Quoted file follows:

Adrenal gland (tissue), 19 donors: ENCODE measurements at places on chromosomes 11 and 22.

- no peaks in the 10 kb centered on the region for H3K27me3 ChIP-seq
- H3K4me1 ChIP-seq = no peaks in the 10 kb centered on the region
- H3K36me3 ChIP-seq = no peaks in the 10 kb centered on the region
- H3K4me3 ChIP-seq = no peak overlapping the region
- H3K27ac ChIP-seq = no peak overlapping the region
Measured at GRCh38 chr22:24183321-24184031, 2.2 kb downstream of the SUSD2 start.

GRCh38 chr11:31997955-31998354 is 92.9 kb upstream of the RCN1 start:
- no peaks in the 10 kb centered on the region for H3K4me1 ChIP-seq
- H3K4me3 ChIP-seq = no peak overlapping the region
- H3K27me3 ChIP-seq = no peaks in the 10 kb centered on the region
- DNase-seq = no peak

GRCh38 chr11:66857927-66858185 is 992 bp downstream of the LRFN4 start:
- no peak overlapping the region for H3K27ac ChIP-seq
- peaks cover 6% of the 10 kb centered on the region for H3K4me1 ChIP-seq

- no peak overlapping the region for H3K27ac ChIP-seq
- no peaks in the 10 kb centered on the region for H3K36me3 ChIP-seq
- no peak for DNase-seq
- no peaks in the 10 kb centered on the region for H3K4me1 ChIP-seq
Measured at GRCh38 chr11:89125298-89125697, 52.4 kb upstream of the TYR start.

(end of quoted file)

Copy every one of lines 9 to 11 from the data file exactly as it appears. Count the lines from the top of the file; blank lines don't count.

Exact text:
- no peaks in the 10 kb centered on the region for H3K4me1 ChIP-seq
- H3K4me3 ChIP-seq = no peak overlapping the region
- H3K27me3 ChIP-seq = no peaks in the 10 kb centered on the region